Guy Laflamme, south shore chairman
September 3, 2011-- Furniture Today,
SAINTE-CROIX-DE-LOTBINIÈRE, Quebec — Guy Laflamme, chairman of case goods producer South Shore Furniture, who built his company into one of Canada's largest furniture manufacturers, died Aug. 21, surrounded by his family. He was 74.
Laflamme succeeded his father, the late Eugene Laflamme, who had founded South Shore in 1940, as the company's managing director in 1970. He immediately expanded the production capacity of the Ste-Croix factory with the acquisition of Morrissette & frères, based in nearby Laurierville. In 1978, South Shore expanded again with the acquisition of another Quebec furniture maker, J.W. Kilgour Ltd. of Coaticook.
Over the years, all three factories have been expanded to make South Shore Furniture one of this country's largest furniture producers. The still family-owned and managed company specializes in ready-to-assemble and assembled adult, youth and baby bedroom, home office and home entertainment furniture.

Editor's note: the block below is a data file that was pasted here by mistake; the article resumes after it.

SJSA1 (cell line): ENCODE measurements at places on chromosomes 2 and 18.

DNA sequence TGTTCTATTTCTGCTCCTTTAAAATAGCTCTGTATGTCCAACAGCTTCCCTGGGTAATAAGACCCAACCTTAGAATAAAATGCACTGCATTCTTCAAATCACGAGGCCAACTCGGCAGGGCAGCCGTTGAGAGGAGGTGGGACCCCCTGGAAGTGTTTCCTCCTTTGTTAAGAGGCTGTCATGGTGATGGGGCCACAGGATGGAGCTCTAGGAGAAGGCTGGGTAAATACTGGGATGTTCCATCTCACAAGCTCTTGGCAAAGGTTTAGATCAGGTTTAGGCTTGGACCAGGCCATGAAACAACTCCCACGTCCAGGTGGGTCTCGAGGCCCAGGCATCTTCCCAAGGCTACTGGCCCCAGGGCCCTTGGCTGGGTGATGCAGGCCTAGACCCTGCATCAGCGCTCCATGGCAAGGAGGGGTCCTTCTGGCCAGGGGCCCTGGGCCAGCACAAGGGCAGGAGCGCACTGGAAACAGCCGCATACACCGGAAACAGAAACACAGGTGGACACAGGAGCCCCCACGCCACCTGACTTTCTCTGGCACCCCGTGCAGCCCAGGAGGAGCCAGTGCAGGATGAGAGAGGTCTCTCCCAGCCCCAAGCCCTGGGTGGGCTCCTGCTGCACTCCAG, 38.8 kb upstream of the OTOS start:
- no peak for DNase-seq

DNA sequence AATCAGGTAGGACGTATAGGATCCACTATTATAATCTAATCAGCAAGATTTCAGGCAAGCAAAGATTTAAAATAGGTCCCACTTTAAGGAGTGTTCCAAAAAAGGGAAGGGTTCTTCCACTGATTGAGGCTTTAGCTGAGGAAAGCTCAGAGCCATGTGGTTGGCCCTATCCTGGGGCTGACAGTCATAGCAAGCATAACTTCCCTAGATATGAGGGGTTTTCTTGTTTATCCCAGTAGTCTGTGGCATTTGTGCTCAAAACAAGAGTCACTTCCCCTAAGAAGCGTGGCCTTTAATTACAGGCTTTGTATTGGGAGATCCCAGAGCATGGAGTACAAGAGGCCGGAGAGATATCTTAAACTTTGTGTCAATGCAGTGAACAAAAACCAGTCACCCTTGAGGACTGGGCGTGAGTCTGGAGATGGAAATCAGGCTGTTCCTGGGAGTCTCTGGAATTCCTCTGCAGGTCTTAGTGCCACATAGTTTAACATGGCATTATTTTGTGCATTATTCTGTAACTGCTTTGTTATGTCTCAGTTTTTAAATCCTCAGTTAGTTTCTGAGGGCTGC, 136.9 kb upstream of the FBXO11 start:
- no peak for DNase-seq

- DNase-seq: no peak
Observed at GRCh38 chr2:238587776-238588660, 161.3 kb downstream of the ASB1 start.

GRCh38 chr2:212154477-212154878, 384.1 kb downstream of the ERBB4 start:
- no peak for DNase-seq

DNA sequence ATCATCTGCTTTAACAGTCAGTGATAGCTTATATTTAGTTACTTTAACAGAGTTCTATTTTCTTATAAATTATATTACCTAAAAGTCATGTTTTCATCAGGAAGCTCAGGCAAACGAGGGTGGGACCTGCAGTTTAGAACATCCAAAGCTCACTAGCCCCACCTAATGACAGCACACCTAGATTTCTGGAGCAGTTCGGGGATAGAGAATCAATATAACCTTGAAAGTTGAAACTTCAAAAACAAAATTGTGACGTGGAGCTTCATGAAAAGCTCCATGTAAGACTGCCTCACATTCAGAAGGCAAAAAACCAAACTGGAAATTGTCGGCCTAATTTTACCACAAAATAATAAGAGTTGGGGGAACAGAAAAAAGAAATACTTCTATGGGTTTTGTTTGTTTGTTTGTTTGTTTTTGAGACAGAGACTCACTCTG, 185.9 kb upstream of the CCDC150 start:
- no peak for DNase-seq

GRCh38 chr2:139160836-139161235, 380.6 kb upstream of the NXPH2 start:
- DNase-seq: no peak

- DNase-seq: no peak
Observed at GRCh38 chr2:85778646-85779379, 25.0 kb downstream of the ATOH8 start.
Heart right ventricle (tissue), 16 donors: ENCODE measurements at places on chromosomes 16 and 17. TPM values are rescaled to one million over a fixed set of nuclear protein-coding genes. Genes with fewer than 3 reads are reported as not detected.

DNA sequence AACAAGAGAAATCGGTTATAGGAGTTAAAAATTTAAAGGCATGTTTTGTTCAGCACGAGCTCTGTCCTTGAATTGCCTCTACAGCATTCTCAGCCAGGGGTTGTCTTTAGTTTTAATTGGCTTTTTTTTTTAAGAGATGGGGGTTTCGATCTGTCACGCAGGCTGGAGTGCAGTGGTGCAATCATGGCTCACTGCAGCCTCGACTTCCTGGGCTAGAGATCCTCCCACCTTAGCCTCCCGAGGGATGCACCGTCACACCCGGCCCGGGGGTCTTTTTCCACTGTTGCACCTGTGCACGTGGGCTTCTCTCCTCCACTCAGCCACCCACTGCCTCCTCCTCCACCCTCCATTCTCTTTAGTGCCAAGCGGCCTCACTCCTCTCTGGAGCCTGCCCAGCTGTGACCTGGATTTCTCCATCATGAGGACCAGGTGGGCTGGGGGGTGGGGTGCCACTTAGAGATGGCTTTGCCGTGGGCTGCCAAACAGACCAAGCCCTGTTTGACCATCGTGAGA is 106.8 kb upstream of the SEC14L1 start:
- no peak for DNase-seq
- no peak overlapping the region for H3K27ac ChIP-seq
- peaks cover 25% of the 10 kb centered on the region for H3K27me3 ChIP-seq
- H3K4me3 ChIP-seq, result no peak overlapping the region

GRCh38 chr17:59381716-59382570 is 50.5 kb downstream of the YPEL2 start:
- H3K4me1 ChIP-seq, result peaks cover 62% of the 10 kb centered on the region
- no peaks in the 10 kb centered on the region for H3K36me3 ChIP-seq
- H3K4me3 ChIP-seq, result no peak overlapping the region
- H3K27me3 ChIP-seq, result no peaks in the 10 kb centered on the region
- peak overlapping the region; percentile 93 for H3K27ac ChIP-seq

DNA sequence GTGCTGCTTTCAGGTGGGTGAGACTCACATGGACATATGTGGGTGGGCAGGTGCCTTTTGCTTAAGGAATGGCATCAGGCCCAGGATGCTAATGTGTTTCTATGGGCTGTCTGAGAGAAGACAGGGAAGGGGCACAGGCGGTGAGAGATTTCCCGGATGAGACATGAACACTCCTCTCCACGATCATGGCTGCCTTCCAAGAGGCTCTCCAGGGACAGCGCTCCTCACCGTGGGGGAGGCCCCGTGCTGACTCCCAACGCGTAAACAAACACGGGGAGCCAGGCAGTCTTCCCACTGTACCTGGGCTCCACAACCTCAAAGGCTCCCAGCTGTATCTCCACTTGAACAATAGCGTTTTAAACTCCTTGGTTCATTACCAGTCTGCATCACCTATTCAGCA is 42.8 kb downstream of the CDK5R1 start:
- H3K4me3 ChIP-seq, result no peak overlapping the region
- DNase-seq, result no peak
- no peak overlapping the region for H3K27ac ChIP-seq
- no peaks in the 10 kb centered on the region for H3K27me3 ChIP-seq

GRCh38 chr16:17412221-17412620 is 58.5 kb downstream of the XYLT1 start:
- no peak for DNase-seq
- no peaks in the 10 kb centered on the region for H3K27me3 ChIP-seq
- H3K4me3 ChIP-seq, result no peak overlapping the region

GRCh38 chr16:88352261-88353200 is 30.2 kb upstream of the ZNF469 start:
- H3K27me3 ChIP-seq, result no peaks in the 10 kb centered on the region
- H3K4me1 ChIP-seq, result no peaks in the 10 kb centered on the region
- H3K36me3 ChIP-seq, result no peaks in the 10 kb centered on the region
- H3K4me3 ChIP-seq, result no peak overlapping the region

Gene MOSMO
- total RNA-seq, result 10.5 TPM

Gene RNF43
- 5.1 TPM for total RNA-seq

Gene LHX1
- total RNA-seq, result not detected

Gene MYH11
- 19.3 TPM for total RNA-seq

"Guy Laflamme dedicated his entire life to the expansion of South Shore Furniture," the company said in a statement.
Laflamme also was involved in the Quebec business community, serving as president of the Quebec Council of Employers from 1994 to 1999, and was a member of the United Nation's Organization for Industrial Development, serving as its Quebec director in 2002.
In the 1970s, he served two terms as mayor of Sainte-Croix de Lotbinière. He also was involved in the Canadian Armed Forces reserves and was active in a number of community and charitable organizations.
He was awarded the Lifetime Achievement Award by the Canadian Home Furnishings Alliance in 2005.
He is survived by his wife, five children and 15 grandchildren. His son Jean Laflamme is president and CEO of South Shore Furniture.
The family requests memorial donations be made to La Fondation de la Maison Michel- Sarrazin, www.michel-sarrazin.ca; Le Noël du Bonheur, www.noeldubonheur.com; or Fondation Général Roméo Dallaire, www.romeodallairefoundation.com.
Related Content By Author
Frontline Friday: What do China’s G20 plant closings mean for furniture?